When we were meeting with nearby residents, business owners and policy experts to form our Equitable Development Plan, one idea kept rising to the top of everyone’s priority list – form a Community Land Trust. A Community Land Trust or CLT, is a powerful and flexible tool to create affordable housing, allow residents to build equity as homeowners and preserve affordability for generations. Over the past year we’ve been working with colleagues at City First Homes to explore the creation of a CLT in neighborhoods around the future Bridge Park.
We recently invited Tony Pickett, a CLT expert from Denver to provide an overview of this widely used and newly poplar housing tool. Tony’s presentation was followed by a panel of local respondents including: Kymone Freeman, Co-founder We Act Radio; Robert Burns, Executive Director of City First Enterprises/Homes; Tina Fletcher, ANC8A Commissioner; and Aja Taylor, Advisory Director of Bread for the City, Brett Theodos from the Urban Institute moderated. Over 100 attendees packed inside the Anacostia Art Center’s Black Box theater to join the conversation. An ENORMOUS thank you to our participants for sharing their expertise and wisdom with us all.
See below for notes from the discussion.
Tony began the program by describing how that Community Land Trusts had its roots in the Civil Rights movement. Today there are over 260 Community Land Trusts in almost every state. There are even CLTs in Britain, Brussels and Australia.
Tony provided a basic overview of a CLT that owns the underlying property. Individuals own the physical buildings and pay for the structure but not the land. In a housing market like Washington D.C., half of the overall property value is the land and the other half is the structure. For instance a $400,000 house might be comprised of $200,000 in land value and $200,000 in the physical house. This division increases affordability as an owner would only pay for the house and not the land. A typical CLT has a resell formula built into the ground lease to share equity in the house built up overtime. And as the ground lease is usually 99 years and renewable, the land is kept as affordable in perpetuity.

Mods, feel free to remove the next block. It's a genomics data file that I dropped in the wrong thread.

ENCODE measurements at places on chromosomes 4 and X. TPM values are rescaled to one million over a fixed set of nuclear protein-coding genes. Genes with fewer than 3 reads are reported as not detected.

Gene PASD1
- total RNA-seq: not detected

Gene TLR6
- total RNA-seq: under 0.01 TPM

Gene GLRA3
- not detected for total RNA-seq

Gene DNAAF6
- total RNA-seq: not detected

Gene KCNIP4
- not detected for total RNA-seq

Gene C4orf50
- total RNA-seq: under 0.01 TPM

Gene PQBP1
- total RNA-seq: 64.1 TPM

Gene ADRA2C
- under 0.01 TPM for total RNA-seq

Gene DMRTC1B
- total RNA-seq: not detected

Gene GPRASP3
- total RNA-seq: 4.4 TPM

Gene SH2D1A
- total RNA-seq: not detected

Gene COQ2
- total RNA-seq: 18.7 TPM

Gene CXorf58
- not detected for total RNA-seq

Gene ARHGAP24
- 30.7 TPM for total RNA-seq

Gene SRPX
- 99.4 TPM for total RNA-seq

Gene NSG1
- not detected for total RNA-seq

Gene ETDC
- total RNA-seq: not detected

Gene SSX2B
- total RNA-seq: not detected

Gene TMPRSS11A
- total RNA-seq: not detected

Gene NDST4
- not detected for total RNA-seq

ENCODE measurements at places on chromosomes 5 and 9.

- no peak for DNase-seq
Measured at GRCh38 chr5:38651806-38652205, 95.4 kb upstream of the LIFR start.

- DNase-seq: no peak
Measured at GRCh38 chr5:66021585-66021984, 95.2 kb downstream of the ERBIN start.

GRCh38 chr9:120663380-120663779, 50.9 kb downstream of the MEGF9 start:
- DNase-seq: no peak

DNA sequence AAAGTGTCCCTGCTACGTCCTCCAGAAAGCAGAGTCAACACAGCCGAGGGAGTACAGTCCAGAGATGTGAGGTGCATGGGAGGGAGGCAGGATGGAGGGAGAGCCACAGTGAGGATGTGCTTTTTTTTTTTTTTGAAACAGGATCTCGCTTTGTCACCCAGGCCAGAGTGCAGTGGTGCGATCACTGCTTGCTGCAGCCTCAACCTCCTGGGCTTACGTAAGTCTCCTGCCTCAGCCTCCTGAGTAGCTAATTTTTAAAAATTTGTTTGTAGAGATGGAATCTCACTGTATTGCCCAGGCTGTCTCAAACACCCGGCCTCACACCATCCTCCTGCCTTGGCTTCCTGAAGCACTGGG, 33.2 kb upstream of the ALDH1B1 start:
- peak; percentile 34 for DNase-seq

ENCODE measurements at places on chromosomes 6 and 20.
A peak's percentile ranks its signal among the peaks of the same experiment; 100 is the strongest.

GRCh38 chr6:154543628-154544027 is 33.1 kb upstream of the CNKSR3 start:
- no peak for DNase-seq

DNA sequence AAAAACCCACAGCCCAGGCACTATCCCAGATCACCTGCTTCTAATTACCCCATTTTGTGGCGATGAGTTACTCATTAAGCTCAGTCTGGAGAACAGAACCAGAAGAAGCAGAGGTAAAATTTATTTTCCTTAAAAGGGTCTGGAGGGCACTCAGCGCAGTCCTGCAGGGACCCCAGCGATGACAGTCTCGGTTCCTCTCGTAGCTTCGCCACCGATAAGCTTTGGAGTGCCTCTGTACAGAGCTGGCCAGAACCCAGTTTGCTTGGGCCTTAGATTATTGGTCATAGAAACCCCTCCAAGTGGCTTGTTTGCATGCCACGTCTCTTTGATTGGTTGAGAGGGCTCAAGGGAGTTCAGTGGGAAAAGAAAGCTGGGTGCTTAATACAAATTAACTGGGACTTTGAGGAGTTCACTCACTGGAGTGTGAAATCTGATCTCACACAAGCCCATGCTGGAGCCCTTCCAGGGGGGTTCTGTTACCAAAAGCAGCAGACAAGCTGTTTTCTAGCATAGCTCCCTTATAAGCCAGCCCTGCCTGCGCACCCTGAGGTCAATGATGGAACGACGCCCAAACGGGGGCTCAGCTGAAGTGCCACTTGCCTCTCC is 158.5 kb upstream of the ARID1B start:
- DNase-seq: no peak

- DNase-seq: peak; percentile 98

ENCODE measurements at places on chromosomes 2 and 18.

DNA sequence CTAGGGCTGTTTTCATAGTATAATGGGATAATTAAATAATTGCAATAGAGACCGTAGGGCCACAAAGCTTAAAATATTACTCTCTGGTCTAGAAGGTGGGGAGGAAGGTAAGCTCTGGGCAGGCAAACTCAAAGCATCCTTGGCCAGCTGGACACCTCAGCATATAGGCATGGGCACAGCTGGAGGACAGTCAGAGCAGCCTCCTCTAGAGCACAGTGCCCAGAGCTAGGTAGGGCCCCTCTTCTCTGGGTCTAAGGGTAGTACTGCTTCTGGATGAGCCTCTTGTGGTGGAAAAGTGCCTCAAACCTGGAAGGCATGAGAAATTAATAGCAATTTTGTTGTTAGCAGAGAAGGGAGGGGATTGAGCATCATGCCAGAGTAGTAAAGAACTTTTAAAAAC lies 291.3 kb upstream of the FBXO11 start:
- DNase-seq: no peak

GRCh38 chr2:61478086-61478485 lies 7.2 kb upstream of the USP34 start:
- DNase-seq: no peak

Governance is a key part of a CLT. A board of directors in a classic CLT has three parts, each with an equal number of seats. One-third represents the interests of people who lease land from the CLT; one third represents interests of residents of the surrounding community who do not lease CLT land; and on third is made of public officials, local funders nonprofit providers of housing or social services and other individuals who can speak for the public interest. An added benefit of a CLT is that one can provide additional services to residents such as financial literacy classes, workforce training and home repair.
The discussion that followed Tony’s presentation was wide-ranging and thoughtful. Panelist Kymone Freeman shared that the standard definition of “affordable housing” was that residents pay less than 30% of their income on their housing needs, yet for many District residents housing makes up 40 or even, 50% of their total income. City First Homes’ Robert Burns (who is also board chair of the Grounded Solutions Network comprised of CLTS from across the country), described how cities as diverse as Houston, New York City, Boston and Detroit have successfully used this tool to create and maintain affordable housing. ANC Commissioner Tina Fletcher said that 75% of people east of the river are renters who are at greatest risk of being displaced. “It is hard to build community when people are looking for housing or being pushed out. ANCs in Georgetown are fixing sidewalks, while I am working on housing/employment issues while trying to build community.” Aja Taylor described Bread for the City’s community organizing work east of the river where residents have expressed interest in forming a CLT. She described the urgent need for financial investment in affordable housing.
As we wrapped up the program, our moderator Brett Theodos asked each panelist what attendees should take away from the session. Panelists encouraged the audience to stay engaged and organize. We could not agree more.
Lots of thanks to our partners at the Anacostia Arts Center for hosting the program. And special thanks to Aysha Cohen and Adam Maloon for helping to compile these notes and staff at the Lincoln Institute of Land Policy for sharing their wonderful publication “The City-CLT Partnership.” Download a free copy of here.